The 5,000 Fingers of Dr. T (1953)
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Critic Reviews for The 5,000 Fingers of Dr. T
The rebelliousness that turns out to be good, old-fashioned anti-intellectualism feels less in line with the good Doctor's Whoville than with producer Stanley Kramer's Hackville
Inexplicably, this marvelous musical fantasy flopped at the box office.
One day I may understand all the fuss over this.
All this film really needs is one raised finger...
Audience Reviews for The 5,000 Fingers of Dr. T
Some creative visual live-action flourishes, but Dr. Seuss's work is better illustrated or animated. Contains what might be the oddest musical number ever, The Dungeon Song, with actors/dancers in badly painted green body paint playing Dr. Seuss style nonsensical instruments. The filmmakers attempt a Fantasia sort of extravaganza but the budget serious holds the production back. None of the other musical numbers became hits either. Dr. T (Conreid) plays a flamboyant piano teacher who forces 500 boys to rehearse. Bart (Tommy Rettig), in particular, would rather be outside playing with his dog. Rettig is amusing in breaking the fourth wall and talking to the audience. Most of the movie exists in Bart's mind as a fantasy nightmare. The movie would be unbearable if Rettig were not the lead. Real life couple Hayes and Healy play a kindly janitor and Bart's mom, respectively. Bart hopes his mom will choose the caring janitor rather than the dictatorial piano teacher. Unfortunately, all three adult leads leave a lot to be desired as they prance around this technicolor set. They simply never completely fill the massively open and empty sets with their voices or dancing.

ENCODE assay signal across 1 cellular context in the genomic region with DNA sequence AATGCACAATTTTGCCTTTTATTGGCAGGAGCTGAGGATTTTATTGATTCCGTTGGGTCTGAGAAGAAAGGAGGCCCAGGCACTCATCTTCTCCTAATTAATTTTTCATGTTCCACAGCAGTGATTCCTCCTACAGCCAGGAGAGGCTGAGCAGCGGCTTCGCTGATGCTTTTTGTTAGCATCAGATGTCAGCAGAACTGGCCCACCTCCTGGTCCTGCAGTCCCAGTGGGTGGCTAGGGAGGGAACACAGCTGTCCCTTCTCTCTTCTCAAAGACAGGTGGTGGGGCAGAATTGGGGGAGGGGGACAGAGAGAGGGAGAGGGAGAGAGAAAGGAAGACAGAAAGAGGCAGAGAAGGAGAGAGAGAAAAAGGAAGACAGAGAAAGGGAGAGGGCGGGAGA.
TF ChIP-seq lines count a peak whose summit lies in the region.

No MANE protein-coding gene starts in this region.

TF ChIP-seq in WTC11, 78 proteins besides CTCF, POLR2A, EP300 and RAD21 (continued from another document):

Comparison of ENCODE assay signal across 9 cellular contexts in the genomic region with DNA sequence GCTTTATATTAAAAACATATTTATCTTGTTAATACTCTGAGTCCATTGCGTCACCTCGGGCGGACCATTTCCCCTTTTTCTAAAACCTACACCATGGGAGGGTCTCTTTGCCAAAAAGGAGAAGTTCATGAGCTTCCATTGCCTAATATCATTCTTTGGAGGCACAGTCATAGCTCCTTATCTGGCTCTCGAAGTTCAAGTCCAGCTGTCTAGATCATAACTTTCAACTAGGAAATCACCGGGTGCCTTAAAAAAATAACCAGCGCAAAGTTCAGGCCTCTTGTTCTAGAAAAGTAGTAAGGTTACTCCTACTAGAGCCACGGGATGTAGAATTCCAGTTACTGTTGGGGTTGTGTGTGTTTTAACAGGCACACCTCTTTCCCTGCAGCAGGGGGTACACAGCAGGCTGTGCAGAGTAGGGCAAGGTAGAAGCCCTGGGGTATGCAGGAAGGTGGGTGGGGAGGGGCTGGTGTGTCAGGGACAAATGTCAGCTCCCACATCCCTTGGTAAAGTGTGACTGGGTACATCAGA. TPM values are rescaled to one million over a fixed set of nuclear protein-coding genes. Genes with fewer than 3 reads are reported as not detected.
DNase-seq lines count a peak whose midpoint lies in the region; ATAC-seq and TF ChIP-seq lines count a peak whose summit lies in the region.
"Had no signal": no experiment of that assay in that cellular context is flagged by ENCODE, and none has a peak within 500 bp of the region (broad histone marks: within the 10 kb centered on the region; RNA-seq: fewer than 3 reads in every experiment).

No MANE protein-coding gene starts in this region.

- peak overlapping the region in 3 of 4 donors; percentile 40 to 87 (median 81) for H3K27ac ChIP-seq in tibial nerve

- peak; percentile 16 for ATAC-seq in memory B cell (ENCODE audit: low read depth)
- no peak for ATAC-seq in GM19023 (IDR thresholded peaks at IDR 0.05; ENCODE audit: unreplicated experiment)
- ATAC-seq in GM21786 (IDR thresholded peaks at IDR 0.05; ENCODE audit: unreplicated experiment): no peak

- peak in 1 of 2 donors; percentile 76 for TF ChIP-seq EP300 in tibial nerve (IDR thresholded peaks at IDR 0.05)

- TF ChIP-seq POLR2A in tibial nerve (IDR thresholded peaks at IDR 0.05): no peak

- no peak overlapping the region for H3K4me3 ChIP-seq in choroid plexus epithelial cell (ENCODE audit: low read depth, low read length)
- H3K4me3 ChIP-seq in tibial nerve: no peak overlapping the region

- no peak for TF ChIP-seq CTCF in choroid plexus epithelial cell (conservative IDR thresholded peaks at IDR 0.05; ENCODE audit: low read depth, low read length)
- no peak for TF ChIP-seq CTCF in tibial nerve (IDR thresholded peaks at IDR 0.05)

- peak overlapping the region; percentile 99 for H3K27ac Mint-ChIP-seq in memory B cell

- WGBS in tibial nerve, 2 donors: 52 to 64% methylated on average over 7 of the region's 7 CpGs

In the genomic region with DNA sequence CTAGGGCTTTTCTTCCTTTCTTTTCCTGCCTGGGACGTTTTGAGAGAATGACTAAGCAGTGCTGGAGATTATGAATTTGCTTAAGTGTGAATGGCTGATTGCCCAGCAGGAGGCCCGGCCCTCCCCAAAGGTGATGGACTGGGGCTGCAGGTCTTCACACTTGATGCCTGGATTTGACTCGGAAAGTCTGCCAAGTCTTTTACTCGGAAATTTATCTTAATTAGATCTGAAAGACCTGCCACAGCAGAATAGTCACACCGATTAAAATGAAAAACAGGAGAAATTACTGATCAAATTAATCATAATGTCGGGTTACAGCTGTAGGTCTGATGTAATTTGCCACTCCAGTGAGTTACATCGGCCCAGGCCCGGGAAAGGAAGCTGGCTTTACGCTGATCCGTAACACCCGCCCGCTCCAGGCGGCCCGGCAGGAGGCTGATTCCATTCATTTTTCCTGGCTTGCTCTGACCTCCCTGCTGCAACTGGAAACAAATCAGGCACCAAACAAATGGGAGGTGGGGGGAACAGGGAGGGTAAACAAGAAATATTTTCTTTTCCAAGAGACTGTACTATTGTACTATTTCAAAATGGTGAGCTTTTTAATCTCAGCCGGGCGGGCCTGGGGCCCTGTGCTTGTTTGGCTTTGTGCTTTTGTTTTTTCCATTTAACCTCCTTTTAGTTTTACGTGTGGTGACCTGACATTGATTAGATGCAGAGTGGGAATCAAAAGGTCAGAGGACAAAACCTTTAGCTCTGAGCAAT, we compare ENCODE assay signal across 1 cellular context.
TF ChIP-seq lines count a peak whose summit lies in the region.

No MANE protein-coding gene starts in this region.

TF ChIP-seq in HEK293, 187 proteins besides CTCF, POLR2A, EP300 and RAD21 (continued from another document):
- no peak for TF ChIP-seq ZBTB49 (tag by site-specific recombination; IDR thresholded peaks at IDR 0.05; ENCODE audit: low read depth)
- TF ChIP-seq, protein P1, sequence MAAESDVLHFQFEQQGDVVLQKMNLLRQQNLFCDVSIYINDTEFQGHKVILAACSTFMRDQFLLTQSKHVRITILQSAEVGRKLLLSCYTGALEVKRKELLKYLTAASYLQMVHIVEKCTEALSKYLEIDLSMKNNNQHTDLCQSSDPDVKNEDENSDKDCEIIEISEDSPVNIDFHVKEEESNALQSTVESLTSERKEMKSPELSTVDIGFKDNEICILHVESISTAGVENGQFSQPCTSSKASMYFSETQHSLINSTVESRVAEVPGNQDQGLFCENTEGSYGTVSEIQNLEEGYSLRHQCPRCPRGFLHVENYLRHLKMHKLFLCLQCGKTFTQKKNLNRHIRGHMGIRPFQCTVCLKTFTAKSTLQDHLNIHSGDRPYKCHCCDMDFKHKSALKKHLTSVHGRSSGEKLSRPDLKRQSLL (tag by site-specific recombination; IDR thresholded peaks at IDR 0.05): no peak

A game effort at making a live action Dr. Suess movie. The real world just isn't up to creating in front of a camera what Mr Geisel could draw on the page. The action is slowed by being acted out before us rather than leaping ahead at the turn of a page. As with The Wizard of Oz and Harry Potter, our young hero is rewarded for surviving the peculiar adventure with a return to a comforting, conservative world. The most daring dangerous things about the movie seem to be referencing the Flash Gordon and Buck Rogers serials: - handy, all-seeing view screens - dark, dirty dungeons - angular, leering villains - and a propensity for locking people in cages
A boy dreams he and his mother are trapped in a dream world ruled by evil piano teacher Dr. Terwilliger, who plans to enslave 500 boys to play his giant piano. Despite writing the story and libretto, Theodor Geisel (the Philistine!) notoriously hated this Technicolor spectacle, but you'll love the fantabulously surreal Seussian set design with its curved keyboards, ladders to nowhere, and roller-skating Siamese twin guards linked by their beards.
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